A senior musician who happens to come from the same generation as my parents did a great deal to build a community of colleagues and associates dedicated to creating a body of work that could regarded as art music of people of African descent.

In his role as an academic, he organised conferences in prestigious institutions, where musicians and scholars could present performances and papers about this genre. So far, his contributions have been acknowledged mainly amongst practitioners who move in those circles, even though he deserved wide appreciation for his efforts.

The musical genre that he aimed to promote is still restricted in circulation to performers and audiences outside of the boundaries of academia. The fact that a creative musician chooses to express ideas in an eloquent way shouldn’t mean that his or her output should only be relevant to those who inhabit institutions of higher learning. At some point the community needs to ask itself some questions about what the genre is useful for.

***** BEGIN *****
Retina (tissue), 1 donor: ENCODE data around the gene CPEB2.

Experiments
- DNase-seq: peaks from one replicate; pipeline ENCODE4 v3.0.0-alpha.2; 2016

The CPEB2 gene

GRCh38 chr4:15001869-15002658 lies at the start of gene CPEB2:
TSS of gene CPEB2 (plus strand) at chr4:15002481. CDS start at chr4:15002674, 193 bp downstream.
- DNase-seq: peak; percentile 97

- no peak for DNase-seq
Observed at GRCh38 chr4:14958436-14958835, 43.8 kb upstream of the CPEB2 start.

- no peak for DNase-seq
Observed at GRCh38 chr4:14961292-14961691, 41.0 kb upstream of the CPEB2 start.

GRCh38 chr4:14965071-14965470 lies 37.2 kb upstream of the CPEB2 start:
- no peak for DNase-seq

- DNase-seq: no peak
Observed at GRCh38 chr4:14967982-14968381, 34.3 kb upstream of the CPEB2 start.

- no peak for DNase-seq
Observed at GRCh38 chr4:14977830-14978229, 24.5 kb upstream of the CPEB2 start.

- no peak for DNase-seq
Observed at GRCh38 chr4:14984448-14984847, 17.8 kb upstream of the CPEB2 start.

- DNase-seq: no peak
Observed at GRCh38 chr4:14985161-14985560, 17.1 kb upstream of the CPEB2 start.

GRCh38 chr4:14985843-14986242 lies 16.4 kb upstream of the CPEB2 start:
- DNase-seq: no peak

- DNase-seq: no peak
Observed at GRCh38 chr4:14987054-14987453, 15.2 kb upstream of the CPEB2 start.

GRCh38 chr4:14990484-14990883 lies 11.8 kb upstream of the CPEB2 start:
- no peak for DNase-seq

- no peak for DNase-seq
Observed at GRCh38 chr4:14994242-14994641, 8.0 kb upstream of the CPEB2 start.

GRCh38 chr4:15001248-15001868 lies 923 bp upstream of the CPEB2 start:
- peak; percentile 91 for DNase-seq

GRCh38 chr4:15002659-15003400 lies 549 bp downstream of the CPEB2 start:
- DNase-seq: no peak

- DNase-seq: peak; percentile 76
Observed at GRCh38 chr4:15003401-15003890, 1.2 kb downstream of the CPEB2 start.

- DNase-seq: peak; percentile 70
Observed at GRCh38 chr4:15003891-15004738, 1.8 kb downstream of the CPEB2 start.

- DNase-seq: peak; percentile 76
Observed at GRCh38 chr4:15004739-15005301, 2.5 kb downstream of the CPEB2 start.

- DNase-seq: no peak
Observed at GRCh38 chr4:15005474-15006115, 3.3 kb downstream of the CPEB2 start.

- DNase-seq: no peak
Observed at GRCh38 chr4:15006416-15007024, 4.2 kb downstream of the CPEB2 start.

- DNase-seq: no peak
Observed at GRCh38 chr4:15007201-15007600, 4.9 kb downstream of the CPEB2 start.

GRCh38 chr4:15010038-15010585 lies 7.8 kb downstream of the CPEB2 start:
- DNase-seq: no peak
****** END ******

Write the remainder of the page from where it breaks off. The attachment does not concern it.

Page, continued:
Some members of the community might regard outreach work as tawdry or of little value, but those who want their creative outputs to live and breathe will understand the need for the music to find other spaces and outlets.

When the music reaches out to touch people who move in other circles, it is bound to be influenced by the contact that is made. This will mean that the ethos of the genre will have to be more flexible than it has been in the past.